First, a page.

Plate 8

Close-up of a bed: internal structures

Sedimentary structures can be easily discerned, up to the individual lamina, when looking at beds from a close distance. Laminae are depositional units and, at the same time, sedimentary structures. Their spatial aggregation and arrangement creates, in fact, peculiar geometries and morphologies within a bed. In this case, observe the passage from thick, plane-parallel lamination in the lower part of the bed, to asymmetrical cross-lamination in the upper part, where the laminae become also thinner. The parallel laminae indicate the vertical growth of a flat depositional surface where sand was supplied; the cross laminae do not interrupt this growth but mark a change from a flat to a rippled bottom. The ripples migrated down flow (to the right) and were continually buried under the accumulating sand and reformed on top of it. The sand was dragged along the bottom in both cases, before coming to rest; a tractive current  was responsible for that. Tractive structures will be examined in a special section; what is remarked here, is the fact that the vertical succession of the two types of lamination is not haphazard. It indicates that the current, while forming these structures, was decelerating. How can one say that? If you look at the sediment grain size, you will note it is coarser near the bottom, then fines up (see table 2). The size of particles is function of the current velocity, so it is clear that the current slowed down during deposition. When the speed was still relatively high, ripples could not form; only a flat bottom was hydrodinamically stable. Hydraulic sorting of grains in the bed load grouped them in strips and "carpets" moving at slightly different velocity because of differential friction. Distinct laminae thus formed, each showing a particular textural signature.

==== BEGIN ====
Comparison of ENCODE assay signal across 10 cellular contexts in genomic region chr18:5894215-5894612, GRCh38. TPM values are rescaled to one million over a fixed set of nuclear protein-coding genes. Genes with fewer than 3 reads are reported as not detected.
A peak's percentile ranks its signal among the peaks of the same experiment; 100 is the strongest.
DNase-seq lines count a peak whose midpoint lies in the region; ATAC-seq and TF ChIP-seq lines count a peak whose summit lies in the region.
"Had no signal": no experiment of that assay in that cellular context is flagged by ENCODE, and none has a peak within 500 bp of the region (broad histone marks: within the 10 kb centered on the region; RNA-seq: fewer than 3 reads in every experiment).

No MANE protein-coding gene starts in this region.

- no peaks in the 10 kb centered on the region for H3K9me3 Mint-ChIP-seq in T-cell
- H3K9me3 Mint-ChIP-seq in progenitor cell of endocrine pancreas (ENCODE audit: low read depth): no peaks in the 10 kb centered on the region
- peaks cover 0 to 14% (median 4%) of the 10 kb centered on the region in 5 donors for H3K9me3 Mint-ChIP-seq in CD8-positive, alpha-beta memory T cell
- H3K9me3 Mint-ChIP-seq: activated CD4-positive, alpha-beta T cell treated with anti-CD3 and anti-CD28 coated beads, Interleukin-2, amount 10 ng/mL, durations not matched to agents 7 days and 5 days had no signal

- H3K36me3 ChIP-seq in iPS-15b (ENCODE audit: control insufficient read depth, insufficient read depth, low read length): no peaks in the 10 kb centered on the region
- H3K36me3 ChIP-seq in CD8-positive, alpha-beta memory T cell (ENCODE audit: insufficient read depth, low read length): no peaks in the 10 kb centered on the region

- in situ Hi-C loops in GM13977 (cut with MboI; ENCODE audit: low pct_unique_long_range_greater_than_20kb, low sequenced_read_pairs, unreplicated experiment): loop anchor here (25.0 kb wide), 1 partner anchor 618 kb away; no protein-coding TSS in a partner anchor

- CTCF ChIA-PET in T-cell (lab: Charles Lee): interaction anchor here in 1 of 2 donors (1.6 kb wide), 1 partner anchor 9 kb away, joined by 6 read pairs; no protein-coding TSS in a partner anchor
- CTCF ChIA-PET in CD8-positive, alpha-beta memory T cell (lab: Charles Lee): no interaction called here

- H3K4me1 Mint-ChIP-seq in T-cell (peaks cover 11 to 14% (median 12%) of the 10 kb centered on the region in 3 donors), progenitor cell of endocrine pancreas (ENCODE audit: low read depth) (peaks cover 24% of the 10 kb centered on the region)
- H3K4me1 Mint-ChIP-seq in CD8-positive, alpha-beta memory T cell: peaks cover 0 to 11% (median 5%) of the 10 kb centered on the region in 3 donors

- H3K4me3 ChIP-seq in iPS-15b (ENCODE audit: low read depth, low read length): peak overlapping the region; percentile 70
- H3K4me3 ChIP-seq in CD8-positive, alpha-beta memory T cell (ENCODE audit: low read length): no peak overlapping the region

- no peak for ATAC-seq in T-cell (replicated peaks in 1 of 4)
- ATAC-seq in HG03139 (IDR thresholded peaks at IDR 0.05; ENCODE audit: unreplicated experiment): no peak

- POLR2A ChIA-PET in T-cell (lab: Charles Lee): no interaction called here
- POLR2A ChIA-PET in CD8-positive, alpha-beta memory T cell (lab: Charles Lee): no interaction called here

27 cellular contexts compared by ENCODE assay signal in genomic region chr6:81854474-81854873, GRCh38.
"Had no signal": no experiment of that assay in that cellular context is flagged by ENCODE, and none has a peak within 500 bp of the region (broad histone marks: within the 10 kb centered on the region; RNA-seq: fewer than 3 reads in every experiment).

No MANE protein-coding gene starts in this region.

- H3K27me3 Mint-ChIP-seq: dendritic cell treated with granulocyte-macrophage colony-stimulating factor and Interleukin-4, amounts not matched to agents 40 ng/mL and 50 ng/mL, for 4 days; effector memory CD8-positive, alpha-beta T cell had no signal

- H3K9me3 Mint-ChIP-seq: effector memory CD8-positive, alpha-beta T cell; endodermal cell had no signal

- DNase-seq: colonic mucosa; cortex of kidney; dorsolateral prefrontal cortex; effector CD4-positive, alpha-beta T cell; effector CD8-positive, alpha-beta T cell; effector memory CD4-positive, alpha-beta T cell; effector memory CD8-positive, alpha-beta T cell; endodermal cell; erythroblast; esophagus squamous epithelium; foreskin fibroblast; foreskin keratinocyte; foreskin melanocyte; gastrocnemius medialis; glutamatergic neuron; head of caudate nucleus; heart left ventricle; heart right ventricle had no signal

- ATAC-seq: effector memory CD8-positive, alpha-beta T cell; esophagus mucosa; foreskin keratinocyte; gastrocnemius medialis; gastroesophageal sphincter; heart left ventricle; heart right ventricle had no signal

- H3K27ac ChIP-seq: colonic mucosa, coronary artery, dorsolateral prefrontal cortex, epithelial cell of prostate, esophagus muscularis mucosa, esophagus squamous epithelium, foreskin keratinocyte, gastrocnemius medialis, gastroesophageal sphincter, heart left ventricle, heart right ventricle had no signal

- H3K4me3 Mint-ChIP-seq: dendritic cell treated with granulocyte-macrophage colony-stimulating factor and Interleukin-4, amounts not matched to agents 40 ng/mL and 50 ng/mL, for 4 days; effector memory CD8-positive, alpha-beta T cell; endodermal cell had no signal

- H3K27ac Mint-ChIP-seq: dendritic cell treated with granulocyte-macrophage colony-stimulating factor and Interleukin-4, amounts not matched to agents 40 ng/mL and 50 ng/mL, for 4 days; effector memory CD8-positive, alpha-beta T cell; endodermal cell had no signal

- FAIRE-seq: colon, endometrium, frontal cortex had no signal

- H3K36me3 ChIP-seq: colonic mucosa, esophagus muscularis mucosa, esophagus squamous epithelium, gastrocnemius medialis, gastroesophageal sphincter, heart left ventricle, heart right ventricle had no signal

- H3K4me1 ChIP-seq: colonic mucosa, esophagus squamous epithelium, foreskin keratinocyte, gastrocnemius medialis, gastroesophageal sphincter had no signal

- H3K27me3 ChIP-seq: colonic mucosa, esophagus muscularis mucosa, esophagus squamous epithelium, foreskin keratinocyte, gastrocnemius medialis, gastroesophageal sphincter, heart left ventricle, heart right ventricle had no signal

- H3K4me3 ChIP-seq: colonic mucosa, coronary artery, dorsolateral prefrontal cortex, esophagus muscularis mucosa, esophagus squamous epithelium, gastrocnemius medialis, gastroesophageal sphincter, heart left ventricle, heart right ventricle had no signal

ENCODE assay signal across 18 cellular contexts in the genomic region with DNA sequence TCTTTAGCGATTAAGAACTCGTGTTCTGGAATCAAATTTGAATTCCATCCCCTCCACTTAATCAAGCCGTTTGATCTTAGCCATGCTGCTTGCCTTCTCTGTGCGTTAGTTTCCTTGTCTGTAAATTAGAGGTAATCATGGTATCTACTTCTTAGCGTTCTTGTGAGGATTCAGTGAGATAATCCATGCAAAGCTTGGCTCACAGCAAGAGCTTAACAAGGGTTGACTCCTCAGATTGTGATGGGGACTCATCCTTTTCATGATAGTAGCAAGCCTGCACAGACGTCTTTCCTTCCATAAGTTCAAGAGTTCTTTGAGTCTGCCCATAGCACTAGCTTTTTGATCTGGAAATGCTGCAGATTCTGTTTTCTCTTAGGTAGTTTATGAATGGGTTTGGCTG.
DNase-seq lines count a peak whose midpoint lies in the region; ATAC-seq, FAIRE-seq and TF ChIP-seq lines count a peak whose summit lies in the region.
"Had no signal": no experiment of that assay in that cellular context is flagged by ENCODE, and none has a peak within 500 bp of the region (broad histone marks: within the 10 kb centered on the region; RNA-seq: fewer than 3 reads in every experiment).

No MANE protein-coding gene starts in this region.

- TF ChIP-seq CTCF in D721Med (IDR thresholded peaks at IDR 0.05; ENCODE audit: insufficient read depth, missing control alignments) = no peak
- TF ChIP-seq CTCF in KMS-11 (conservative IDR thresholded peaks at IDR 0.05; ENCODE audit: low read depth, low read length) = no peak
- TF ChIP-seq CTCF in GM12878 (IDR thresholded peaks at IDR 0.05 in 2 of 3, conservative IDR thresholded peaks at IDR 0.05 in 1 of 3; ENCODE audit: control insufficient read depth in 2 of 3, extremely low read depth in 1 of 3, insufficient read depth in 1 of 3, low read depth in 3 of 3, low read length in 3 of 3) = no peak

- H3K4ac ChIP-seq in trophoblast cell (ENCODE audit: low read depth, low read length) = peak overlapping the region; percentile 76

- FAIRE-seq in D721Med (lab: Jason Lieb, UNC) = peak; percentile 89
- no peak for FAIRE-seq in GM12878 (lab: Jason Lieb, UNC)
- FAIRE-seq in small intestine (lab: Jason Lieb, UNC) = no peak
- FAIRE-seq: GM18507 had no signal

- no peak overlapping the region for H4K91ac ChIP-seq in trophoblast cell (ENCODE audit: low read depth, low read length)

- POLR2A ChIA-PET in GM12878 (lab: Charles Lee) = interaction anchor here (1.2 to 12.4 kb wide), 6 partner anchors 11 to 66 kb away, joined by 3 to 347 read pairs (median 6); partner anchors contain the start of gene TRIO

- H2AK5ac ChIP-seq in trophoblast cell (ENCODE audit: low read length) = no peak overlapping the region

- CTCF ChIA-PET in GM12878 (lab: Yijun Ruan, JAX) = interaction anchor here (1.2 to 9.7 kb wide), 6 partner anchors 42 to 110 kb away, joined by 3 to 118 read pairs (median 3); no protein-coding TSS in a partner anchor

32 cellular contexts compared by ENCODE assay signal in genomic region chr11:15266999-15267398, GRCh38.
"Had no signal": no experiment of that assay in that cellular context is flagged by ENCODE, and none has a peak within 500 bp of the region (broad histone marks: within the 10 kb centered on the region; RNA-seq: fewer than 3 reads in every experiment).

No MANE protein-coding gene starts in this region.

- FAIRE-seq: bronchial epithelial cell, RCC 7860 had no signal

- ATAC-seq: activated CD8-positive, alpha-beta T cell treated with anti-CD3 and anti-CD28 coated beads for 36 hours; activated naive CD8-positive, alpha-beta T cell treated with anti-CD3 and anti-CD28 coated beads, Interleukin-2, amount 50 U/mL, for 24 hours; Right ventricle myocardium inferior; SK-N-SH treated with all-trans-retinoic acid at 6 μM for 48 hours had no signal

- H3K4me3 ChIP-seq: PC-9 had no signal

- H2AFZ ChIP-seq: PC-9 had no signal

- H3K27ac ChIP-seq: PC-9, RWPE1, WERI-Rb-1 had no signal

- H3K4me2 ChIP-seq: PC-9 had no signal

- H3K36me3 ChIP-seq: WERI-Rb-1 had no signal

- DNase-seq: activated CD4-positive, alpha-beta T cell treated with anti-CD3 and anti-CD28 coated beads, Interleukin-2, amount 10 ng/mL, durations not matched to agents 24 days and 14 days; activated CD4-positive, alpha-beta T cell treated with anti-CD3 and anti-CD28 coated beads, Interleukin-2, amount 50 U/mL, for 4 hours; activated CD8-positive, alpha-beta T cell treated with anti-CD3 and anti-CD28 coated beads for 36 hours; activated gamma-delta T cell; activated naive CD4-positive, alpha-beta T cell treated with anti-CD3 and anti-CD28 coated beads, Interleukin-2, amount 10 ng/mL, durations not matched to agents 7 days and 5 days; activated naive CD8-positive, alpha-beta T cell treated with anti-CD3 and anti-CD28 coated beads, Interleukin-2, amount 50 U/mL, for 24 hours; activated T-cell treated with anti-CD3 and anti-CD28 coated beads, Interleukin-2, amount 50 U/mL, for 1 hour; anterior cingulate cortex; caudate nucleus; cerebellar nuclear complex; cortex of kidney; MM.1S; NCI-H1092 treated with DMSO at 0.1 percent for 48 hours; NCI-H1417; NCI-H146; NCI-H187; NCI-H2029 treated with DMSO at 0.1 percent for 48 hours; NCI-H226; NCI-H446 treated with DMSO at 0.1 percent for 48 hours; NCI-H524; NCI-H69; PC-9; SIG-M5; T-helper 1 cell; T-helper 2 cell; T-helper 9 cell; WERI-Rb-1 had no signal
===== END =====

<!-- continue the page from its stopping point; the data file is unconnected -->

When ripples start to grow, the bottom exerts a greater friction on the current and the mechanism of sand traction is modified: the grains climb the upcurrent (stoss) side of ripples, then slide down the slipface forming the lee side. Foreset laminae accrete down flow and cause the ripple to grow laterally. The sand grains are then buried by the newcomers and stop for a while, until the migration of the ripple form (with the stoss side bypassing the position previously occupied by the lee side) exhumes and entrain them again (see inset). This mechanism implies that the sand grains alternate motion with immobility, with the result that their average velocity is decreased in comparison with the flat bed condition.

The bed shown in the photo is again a turbidite (we linger in this world to stress both the interrelation of several aspects and the optimal display of various features of more general interest). The order of superposition of the two types of laminae is part of what is called a Bouma sequence,  from the name of the sedimentologist who formalized it in 1962 (see more in plate 69). The same sequence, though with less detail, was recognized in the Thirties by geologists working in the Apennines, and used as a way-up criterion in tectonically complex settings, where the beds are frequently vertical (see plate 9) or overturned.

Marnoso-arenacea Formation, Sarsina, northern Apennines.